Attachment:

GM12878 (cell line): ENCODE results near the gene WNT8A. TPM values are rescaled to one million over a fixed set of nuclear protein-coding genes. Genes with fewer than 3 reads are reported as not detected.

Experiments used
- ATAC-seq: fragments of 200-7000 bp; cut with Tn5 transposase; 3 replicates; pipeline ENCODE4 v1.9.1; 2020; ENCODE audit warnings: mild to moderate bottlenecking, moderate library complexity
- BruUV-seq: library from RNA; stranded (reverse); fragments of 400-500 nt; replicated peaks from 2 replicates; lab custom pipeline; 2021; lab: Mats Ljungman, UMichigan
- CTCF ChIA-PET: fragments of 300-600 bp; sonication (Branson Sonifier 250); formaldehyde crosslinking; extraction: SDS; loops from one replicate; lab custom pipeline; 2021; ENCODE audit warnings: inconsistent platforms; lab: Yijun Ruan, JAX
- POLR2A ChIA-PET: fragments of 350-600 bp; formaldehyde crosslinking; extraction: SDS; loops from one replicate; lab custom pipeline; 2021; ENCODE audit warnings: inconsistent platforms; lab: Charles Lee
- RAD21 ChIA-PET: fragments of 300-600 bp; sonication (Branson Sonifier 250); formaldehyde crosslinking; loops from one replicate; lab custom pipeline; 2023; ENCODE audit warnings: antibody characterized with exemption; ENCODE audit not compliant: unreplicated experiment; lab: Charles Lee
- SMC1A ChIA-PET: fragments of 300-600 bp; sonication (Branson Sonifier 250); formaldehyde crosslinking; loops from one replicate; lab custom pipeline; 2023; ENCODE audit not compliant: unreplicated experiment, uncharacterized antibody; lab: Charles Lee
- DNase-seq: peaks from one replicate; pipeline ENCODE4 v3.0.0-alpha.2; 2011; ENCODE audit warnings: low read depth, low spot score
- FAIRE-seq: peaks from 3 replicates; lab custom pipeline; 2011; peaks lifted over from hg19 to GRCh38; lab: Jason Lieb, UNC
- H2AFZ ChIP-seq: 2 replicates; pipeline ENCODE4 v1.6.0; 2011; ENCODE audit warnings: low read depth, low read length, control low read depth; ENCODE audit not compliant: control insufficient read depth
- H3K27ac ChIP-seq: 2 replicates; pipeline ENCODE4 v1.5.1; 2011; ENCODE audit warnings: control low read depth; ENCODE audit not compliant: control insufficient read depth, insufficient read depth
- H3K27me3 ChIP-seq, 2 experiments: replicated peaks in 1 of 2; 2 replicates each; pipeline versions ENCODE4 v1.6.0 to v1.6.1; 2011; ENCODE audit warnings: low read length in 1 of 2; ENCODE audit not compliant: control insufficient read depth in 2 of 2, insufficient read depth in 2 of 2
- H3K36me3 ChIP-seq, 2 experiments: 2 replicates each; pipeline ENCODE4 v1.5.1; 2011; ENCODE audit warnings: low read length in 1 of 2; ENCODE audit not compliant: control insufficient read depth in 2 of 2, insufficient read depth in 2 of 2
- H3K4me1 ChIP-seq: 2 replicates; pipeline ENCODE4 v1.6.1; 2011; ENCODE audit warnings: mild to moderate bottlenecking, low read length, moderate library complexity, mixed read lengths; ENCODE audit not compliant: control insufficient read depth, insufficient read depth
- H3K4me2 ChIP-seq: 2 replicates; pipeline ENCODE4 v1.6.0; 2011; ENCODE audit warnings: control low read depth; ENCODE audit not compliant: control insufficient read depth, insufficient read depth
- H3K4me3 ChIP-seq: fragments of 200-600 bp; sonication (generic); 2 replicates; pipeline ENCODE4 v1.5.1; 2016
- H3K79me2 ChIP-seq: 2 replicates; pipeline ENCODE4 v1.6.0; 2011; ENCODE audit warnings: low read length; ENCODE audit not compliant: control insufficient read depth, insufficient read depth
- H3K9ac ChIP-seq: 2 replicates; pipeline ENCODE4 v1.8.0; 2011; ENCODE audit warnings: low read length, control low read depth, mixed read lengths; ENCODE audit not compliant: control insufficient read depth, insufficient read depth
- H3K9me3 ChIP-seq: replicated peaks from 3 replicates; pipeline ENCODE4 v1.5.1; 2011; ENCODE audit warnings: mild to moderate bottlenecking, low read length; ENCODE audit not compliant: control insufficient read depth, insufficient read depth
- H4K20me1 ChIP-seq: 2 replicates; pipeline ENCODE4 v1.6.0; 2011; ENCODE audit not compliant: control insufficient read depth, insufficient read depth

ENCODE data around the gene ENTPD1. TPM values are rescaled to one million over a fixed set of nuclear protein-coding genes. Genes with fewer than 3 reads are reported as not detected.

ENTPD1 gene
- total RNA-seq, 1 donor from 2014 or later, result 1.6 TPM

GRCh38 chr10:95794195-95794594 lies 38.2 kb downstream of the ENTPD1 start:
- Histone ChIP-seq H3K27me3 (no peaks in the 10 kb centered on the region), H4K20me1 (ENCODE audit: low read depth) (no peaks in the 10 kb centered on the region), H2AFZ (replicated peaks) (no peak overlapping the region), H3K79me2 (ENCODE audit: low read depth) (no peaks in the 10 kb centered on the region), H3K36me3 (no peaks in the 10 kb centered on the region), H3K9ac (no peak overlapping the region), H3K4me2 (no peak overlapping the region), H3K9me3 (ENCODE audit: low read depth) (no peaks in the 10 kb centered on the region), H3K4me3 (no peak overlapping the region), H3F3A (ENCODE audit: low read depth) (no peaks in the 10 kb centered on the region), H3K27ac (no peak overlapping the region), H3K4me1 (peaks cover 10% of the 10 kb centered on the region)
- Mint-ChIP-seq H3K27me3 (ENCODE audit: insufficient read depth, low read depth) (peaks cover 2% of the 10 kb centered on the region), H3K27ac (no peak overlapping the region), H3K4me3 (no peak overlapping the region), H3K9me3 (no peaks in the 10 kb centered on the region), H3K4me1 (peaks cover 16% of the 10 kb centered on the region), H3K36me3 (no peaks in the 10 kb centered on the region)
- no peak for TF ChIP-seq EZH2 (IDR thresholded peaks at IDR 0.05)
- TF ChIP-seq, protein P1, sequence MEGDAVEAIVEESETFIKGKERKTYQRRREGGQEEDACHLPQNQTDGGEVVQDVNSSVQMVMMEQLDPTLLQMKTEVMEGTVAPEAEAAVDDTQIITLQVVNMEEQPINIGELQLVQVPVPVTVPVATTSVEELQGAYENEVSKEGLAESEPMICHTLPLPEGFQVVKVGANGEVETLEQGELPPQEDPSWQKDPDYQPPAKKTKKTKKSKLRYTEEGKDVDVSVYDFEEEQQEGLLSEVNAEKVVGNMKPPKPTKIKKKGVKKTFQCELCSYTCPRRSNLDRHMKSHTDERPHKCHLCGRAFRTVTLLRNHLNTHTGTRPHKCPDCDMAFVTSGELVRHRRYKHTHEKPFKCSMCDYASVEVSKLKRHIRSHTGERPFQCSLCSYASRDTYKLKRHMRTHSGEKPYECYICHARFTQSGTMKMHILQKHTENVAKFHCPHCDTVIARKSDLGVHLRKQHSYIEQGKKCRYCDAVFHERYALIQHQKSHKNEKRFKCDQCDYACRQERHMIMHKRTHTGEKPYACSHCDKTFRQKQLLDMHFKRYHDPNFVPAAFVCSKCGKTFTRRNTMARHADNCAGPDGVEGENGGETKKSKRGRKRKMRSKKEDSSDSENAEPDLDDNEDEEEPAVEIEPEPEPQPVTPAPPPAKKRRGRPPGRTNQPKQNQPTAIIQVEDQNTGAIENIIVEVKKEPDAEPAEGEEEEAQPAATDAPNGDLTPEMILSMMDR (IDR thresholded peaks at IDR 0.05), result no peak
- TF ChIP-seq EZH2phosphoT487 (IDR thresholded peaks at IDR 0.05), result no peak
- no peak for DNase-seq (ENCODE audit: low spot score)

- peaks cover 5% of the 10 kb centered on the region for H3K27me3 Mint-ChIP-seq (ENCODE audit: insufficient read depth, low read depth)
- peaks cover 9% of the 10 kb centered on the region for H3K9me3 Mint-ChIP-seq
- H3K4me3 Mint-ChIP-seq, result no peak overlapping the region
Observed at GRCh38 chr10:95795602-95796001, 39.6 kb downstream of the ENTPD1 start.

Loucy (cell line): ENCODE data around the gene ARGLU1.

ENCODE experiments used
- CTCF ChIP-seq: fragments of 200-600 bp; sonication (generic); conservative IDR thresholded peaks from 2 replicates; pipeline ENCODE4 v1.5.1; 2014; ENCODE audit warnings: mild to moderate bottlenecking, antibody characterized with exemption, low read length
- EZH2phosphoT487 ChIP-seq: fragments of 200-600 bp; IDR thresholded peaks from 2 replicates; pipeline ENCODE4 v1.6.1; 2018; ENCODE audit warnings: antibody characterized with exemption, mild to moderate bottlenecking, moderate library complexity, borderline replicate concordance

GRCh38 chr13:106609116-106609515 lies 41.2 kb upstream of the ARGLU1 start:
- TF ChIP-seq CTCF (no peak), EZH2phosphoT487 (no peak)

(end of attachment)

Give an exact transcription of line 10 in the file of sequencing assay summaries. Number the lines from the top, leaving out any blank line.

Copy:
- FAIRE-seq: peaks from 3 replicates; lab custom pipeline; 2011; peaks lifted over from hg19 to GRCh38; lab: Jason Lieb, UNC